For example: the line below taken from Bowery Blues by Jean-Louis (Jack Kerouac)

“the night will be bright with the gold of old.”

This would break down to : 7NwbBwtg0o

You now have a 10 letter and digit password that is very secure and somewhat easy to remember. You can come up with your own system for how you place the letters, caps and numbers. Like every third letter is CAPS, or 7 for t’s, 0 for o, etc, etc,.

Finally, lets talk about that meta widget, with the link included for the login page right out in the open. That gots to go ! The first time I seen a WordPress blog, I couldn’t believe they placed the login link right on the main page of the blog. I’ve heard that removing it wasn’t even an option till recently. Well now you can remove it and I suggest you do. Why even tempt someone ! Out of site out of mind !

To do this, go to your dashboard, click on appearance and select widgets. On the right hand side of the page there will be a column titled Main Sidebar, simply take your mouse and drag the Meta widget to the Inactive Widgets box on the bottom of the page. Thats that for that. Now make sure to bookmark your login page so you can login to your blog.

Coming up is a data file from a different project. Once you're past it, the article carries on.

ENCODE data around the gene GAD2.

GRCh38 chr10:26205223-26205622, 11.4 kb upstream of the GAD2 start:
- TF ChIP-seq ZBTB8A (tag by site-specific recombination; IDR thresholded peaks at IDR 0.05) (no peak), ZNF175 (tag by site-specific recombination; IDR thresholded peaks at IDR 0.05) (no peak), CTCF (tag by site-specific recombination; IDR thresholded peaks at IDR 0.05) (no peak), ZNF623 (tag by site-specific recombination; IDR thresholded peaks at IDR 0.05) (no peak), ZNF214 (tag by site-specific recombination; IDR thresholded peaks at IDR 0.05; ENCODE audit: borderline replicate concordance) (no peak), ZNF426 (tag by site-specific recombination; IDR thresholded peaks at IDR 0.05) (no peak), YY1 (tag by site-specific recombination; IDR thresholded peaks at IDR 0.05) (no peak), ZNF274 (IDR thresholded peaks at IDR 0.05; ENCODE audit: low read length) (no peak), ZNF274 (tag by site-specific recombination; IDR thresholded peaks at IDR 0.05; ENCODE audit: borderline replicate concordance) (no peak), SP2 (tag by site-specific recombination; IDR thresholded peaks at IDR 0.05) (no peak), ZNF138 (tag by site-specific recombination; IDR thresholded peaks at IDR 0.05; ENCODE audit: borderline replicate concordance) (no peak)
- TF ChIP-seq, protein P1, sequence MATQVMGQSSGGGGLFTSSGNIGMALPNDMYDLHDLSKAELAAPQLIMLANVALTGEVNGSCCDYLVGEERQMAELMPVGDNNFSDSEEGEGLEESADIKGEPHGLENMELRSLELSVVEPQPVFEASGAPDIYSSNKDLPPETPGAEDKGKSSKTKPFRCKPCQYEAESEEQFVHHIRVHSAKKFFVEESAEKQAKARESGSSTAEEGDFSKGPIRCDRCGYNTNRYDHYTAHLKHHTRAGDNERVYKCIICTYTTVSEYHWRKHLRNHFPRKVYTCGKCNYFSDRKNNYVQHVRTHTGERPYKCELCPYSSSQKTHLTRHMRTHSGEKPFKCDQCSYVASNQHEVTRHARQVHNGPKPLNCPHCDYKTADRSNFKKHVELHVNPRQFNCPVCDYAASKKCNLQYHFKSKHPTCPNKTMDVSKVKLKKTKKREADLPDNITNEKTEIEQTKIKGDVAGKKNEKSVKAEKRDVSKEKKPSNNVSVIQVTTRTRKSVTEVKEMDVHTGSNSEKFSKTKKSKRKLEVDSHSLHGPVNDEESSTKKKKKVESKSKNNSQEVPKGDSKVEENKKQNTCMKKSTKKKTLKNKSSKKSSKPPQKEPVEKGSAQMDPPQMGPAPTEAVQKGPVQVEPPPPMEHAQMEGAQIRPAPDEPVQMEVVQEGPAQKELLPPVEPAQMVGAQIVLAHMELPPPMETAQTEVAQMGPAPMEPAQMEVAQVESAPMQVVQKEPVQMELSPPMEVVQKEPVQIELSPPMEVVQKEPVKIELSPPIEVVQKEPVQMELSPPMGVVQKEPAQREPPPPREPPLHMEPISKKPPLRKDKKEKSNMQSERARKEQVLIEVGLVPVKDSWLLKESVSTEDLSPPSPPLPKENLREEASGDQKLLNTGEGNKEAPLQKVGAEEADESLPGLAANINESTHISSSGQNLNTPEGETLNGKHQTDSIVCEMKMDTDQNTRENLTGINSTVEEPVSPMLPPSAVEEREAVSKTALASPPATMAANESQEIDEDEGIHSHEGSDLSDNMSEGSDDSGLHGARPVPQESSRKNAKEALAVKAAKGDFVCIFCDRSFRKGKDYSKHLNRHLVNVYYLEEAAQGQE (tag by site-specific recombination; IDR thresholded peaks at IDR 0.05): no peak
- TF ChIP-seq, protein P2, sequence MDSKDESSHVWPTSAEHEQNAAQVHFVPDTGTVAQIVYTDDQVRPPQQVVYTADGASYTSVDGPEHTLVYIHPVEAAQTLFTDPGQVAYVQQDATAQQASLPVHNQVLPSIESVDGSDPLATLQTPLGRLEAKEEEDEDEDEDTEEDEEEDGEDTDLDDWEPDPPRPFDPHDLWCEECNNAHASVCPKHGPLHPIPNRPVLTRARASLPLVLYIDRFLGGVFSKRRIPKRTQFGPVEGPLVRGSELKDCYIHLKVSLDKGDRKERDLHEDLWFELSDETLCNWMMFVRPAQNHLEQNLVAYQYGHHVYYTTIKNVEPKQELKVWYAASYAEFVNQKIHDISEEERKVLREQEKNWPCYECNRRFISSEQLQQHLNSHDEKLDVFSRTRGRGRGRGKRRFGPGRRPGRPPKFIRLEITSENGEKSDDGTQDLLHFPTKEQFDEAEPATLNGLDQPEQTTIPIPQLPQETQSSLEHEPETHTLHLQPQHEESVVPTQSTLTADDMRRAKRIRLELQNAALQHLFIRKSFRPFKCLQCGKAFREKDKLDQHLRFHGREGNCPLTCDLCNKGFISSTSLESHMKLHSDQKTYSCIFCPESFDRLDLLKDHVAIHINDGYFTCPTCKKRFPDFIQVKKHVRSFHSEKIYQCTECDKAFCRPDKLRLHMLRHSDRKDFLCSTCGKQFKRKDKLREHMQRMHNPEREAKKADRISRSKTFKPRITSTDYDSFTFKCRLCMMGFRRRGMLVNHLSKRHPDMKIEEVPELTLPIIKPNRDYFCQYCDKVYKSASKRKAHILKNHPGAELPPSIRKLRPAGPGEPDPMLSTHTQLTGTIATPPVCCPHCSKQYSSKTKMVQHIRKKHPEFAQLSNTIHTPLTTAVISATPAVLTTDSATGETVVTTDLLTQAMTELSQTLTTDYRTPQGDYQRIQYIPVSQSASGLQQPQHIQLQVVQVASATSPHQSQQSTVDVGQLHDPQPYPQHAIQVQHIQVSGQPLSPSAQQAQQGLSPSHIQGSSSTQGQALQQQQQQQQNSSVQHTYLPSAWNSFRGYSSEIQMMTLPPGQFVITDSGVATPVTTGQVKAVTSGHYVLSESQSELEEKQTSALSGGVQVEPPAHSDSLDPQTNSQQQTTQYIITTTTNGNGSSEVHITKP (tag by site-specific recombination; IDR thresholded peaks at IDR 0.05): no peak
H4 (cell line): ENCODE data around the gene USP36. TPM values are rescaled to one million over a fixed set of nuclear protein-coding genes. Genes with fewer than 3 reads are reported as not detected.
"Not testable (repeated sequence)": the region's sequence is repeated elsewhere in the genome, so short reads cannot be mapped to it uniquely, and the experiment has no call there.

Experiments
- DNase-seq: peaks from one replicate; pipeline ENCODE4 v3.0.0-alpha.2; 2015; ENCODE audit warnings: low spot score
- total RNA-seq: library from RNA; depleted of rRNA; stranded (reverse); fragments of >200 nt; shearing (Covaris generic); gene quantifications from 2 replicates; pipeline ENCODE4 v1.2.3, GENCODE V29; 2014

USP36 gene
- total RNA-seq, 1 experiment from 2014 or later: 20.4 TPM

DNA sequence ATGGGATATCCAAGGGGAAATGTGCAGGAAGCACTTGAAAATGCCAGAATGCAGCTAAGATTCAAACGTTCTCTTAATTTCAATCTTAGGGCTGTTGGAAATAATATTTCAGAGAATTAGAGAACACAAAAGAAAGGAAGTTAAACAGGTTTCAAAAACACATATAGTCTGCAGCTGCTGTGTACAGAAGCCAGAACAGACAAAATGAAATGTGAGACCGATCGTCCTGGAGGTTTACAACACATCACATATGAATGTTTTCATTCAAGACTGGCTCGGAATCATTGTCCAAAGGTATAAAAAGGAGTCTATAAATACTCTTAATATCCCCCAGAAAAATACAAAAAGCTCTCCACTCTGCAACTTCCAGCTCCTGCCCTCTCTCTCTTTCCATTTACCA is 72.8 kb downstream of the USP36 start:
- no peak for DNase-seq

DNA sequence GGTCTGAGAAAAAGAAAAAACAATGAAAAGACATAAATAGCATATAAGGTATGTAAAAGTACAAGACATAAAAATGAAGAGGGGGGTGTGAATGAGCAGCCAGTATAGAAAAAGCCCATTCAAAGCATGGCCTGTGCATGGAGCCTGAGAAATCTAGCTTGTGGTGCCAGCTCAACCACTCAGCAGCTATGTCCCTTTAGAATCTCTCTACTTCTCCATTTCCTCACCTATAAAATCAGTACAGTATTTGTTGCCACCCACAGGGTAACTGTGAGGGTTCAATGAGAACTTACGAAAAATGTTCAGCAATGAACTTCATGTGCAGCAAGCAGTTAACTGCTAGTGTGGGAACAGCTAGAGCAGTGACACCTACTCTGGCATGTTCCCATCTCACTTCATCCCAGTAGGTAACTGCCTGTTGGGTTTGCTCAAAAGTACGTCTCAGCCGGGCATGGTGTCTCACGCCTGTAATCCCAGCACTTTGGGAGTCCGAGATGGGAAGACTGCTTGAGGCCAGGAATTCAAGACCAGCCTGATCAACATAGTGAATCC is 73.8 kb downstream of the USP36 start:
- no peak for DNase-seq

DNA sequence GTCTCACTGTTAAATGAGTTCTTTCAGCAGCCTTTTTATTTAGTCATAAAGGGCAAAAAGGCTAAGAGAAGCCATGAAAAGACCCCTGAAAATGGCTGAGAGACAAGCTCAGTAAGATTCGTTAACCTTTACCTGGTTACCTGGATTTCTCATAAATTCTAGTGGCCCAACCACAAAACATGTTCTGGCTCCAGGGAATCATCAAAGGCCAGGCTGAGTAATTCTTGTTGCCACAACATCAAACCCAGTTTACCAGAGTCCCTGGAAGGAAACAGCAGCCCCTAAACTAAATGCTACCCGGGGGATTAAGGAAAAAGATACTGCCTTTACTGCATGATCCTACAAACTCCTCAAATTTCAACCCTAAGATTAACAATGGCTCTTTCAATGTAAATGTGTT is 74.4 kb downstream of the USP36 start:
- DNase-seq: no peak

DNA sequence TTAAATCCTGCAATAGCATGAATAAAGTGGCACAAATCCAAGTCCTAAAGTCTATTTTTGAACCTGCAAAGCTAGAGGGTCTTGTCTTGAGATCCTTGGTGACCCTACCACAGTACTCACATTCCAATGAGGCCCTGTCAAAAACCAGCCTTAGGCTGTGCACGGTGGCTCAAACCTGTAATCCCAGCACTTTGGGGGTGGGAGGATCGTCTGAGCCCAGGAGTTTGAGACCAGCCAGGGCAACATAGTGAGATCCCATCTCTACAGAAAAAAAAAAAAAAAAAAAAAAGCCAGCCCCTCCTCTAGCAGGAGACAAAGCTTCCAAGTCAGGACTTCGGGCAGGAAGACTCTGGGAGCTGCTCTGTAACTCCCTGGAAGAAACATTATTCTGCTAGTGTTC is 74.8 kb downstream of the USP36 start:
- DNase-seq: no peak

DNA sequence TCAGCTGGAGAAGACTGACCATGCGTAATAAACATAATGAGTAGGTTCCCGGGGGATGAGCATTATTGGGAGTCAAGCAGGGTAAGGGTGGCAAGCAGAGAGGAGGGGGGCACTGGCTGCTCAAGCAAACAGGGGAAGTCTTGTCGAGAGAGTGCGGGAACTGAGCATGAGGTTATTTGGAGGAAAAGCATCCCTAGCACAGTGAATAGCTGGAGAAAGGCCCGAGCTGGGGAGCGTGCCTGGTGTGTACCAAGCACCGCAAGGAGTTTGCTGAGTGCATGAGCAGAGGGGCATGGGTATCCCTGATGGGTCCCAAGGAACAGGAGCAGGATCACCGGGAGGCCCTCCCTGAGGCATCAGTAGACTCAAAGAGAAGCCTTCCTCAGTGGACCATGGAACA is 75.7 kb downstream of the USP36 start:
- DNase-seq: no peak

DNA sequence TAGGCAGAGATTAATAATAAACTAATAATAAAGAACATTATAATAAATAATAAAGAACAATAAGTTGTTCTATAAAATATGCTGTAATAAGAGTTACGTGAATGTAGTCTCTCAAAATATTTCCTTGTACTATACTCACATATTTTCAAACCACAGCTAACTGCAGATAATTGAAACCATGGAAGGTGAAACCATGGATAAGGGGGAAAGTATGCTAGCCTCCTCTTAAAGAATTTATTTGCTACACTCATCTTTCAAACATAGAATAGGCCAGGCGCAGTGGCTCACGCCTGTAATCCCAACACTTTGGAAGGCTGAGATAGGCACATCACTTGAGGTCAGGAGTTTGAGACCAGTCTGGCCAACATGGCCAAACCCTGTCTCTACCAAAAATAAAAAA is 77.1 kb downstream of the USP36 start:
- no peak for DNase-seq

On that note, it may not be a bad idea if you know and understand WordPress and PHP to change the url of the login page. As I get to know this blogging program better, that may be a future post down the road. This should probably only be attempted by webmasters with a good understanding of PHP and how the WordPress software works and is configured.

Anyway, this covered the very, very,very basics. I’m not a security expert, but I think this is a great start for someone concerned about the security of their WordPress blog. Thanks for reading and I hope I didn’t make this overly complicated or confusing. If you have any other suggestions, or I missed something obvious, please comment and share. Till next time , keep on blogging and  cheers!